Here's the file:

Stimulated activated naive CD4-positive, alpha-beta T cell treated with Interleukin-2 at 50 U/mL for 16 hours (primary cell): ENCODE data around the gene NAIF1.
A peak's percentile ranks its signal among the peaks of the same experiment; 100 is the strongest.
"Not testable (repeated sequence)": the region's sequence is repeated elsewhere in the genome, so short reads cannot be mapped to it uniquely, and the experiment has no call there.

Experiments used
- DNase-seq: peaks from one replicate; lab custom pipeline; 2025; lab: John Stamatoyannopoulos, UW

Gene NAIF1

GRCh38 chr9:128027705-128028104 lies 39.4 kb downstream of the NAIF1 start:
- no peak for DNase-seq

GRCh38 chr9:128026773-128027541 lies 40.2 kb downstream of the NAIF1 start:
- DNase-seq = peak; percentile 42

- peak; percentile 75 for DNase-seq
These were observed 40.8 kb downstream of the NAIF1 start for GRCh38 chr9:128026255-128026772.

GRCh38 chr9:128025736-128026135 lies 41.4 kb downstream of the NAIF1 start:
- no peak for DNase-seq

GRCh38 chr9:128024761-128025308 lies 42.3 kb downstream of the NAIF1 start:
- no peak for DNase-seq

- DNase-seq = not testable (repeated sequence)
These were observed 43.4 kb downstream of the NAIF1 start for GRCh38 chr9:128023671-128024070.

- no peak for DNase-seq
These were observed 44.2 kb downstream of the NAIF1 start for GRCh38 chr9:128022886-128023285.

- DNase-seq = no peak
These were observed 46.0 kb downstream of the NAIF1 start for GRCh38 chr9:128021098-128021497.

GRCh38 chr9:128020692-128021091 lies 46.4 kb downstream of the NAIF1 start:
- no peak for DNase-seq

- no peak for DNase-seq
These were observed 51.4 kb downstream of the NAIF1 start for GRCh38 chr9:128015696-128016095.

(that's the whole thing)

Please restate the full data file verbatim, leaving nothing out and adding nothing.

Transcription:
Stimulated activated naive CD4-positive, alpha-beta T cell treated with Interleukin-2 at 50 U/mL for 16 hours (primary cell): ENCODE data around the gene NAIF1.
A peak's percentile ranks its signal among the peaks of the same experiment; 100 is the strongest.
"Not testable (repeated sequence)": the region's sequence is repeated elsewhere in the genome, so short reads cannot be mapped to it uniquely, and the experiment has no call there.

Experiments used
- DNase-seq: peaks from one replicate; lab custom pipeline; 2025; lab: John Stamatoyannopoulos, UW

Gene NAIF1

GRCh38 chr9:128027705-128028104 lies 39.4 kb downstream of the NAIF1 start:
- no peak for DNase-seq

GRCh38 chr9:128026773-128027541 lies 40.2 kb downstream of the NAIF1 start:
- DNase-seq = peak; percentile 42

- peak; percentile 75 for DNase-seq
These were observed 40.8 kb downstream of the NAIF1 start for GRCh38 chr9:128026255-128026772.

GRCh38 chr9:128025736-128026135 lies 41.4 kb downstream of the NAIF1 start:
- no peak for DNase-seq

GRCh38 chr9:128024761-128025308 lies 42.3 kb downstream of the NAIF1 start:
- no peak for DNase-seq

- DNase-seq = not testable (repeated sequence)
These were observed 43.4 kb downstream of the NAIF1 start for GRCh38 chr9:128023671-128024070.

- no peak for DNase-seq
These were observed 44.2 kb downstream of the NAIF1 start for GRCh38 chr9:128022886-128023285.

- DNase-seq = no peak
These were observed 46.0 kb downstream of the NAIF1 start for GRCh38 chr9:128021098-128021497.

GRCh38 chr9:128020692-128021091 lies 46.4 kb downstream of the NAIF1 start:
- no peak for DNase-seq

- no peak for DNase-seq
These were observed 51.4 kb downstream of the NAIF1 start for GRCh38 chr9:128015696-128016095.